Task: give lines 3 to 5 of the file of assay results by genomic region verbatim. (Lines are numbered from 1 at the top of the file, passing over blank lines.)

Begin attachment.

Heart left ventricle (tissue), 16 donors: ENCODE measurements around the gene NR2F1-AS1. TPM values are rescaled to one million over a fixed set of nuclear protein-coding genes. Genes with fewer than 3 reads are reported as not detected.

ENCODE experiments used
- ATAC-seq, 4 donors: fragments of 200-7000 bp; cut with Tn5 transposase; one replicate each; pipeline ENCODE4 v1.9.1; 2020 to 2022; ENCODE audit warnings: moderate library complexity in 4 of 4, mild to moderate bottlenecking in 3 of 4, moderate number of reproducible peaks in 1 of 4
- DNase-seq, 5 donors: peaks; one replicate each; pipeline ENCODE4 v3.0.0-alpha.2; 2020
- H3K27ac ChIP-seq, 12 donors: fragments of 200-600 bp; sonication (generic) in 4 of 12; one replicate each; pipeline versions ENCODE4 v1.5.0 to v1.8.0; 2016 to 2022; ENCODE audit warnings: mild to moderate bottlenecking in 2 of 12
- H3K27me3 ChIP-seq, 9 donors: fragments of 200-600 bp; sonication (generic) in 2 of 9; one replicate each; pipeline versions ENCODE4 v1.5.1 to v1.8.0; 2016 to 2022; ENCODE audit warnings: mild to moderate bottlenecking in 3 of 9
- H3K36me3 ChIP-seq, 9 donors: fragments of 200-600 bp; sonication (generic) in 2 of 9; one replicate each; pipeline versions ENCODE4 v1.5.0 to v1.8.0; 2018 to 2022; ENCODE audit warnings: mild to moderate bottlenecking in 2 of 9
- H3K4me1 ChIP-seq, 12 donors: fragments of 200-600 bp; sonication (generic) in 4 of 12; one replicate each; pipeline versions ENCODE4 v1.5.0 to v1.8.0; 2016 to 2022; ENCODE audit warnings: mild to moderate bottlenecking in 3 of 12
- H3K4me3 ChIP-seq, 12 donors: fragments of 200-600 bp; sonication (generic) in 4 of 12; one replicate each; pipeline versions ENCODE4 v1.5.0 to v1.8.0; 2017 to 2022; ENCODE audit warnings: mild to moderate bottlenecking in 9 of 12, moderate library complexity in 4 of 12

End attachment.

- ATAC-seq, 4 donors: fragments of 200-7000 bp; cut with Tn5 transposase; one replicate each; pipeline ENCODE4 v1.9.1; 2020 to 2022; ENCODE audit warnings: moderate library complexity in 4 of 4, mild to moderate bottlenecking in 3 of 4, moderate number of reproducible peaks in 1 of 4
- DNase-seq, 5 donors: peaks; one replicate each; pipeline ENCODE4 v3.0.0-alpha.2; 2020
- H3K27ac ChIP-seq, 12 donors: fragments of 200-600 bp; sonication (generic) in 4 of 12; one replicate each; pipeline versions ENCODE4 v1.5.0 to v1.8.0; 2016 to 2022; ENCODE audit warnings: mild to moderate bottlenecking in 2 of 12